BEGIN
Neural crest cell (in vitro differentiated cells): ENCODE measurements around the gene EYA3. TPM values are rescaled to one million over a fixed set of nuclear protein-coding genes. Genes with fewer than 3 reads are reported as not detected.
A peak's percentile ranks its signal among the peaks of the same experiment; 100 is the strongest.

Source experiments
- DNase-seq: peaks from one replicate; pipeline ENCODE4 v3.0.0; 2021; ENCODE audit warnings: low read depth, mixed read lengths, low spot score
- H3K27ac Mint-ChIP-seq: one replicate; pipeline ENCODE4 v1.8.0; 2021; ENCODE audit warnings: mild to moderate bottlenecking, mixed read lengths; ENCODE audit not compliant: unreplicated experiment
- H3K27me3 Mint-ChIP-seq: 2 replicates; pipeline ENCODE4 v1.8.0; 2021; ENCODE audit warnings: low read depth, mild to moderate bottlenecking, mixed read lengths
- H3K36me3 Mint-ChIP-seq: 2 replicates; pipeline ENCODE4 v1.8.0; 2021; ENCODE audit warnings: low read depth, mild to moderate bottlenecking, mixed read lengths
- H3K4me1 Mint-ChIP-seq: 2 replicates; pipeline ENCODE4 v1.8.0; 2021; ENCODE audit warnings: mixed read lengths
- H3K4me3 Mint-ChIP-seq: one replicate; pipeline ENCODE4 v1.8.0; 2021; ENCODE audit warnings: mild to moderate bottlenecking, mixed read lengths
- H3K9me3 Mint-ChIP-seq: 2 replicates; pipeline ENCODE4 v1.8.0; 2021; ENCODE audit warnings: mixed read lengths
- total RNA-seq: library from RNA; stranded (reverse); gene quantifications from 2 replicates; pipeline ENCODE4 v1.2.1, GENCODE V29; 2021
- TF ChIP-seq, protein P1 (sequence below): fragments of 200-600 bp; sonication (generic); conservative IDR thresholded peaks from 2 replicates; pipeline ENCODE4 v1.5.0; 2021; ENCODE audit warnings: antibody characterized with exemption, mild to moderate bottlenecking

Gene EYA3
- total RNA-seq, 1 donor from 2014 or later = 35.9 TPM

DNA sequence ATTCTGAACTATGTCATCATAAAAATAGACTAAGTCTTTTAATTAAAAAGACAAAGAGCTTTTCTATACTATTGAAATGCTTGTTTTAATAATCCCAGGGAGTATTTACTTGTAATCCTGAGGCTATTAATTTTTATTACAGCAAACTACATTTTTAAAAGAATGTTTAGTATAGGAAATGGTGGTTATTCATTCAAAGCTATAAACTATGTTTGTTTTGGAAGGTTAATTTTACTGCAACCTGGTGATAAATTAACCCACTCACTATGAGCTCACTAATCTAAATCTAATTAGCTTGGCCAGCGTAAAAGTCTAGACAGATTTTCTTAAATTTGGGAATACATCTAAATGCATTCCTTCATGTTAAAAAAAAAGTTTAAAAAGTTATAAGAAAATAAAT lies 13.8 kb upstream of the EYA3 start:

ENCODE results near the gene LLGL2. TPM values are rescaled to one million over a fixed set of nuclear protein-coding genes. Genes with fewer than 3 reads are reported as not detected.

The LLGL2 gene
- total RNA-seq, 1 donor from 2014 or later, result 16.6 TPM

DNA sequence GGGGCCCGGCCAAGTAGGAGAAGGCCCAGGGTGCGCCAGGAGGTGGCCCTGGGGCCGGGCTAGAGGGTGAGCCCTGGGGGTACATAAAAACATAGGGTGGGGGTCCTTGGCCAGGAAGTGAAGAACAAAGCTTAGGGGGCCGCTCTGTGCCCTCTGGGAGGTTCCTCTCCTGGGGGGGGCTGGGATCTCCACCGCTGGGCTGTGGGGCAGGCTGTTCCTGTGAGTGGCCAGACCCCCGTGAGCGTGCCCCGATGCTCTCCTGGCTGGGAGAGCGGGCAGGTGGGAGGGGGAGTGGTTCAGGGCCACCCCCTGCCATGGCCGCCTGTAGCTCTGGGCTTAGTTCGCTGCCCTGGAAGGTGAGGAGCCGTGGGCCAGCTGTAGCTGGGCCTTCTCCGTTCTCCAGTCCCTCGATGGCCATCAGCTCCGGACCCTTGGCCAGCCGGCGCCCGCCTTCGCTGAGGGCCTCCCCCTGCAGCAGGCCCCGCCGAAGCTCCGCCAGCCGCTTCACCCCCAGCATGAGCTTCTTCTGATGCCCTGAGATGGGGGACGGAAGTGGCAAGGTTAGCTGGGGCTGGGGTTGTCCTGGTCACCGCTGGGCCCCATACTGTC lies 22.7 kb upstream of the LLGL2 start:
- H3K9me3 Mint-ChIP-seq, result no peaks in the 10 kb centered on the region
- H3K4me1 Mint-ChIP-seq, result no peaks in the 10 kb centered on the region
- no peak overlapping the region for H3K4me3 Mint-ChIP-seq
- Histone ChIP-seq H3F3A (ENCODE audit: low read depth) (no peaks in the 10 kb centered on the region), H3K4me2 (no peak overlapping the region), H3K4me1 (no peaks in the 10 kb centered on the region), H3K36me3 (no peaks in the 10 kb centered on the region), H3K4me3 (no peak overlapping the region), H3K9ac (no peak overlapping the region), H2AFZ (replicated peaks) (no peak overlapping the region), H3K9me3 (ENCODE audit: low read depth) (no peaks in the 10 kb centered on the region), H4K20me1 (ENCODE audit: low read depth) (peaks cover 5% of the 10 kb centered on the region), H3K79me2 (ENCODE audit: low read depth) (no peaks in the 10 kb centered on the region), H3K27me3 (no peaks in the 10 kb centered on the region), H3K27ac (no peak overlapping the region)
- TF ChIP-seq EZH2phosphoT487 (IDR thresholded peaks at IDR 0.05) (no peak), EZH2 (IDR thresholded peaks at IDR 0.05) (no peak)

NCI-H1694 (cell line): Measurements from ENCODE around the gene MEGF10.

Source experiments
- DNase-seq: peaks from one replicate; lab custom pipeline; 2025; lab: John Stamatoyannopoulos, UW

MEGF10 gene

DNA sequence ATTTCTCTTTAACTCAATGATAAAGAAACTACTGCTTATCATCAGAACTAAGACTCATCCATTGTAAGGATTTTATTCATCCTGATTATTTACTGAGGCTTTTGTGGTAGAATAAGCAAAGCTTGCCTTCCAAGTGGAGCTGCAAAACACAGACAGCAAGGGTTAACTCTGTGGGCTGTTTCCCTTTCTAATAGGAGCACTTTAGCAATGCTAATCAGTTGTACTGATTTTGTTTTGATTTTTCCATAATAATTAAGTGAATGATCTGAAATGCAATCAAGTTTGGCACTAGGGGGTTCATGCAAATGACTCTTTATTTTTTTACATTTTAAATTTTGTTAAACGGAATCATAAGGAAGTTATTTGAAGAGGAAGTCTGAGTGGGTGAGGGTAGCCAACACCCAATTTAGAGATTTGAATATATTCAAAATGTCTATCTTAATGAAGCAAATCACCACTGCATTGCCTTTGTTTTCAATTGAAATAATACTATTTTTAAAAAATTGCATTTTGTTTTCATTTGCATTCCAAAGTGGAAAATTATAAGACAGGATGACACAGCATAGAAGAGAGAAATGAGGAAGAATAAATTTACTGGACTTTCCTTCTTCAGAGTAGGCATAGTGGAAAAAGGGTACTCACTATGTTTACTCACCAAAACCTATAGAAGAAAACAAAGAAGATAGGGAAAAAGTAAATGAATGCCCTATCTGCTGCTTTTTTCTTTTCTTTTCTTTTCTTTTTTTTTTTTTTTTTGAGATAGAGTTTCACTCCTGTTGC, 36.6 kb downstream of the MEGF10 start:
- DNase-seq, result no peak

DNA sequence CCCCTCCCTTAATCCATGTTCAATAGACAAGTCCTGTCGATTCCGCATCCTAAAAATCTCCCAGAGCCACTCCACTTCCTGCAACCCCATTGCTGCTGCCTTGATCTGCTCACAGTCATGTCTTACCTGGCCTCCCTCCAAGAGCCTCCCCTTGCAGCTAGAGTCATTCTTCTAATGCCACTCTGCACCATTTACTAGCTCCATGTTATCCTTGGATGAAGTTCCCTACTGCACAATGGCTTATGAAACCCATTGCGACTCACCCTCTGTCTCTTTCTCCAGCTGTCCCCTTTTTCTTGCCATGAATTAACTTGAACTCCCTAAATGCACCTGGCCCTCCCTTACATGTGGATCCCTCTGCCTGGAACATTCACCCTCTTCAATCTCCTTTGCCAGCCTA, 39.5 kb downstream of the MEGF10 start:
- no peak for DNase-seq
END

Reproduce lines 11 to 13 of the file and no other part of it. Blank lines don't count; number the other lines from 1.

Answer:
- total RNA-seq: library from RNA; stranded (reverse); gene quantifications from 2 replicates; pipeline ENCODE4 v1.2.1, GENCODE V29; 2021
- TF ChIP-seq, protein P1 (sequence below): fragments of 200-600 bp; sonication (generic); conservative IDR thresholded peaks from 2 replicates; pipeline ENCODE4 v1.5.0; 2021; ENCODE audit warnings: antibody characterized with exemption, mild to moderate bottlenecking

Gene EYA3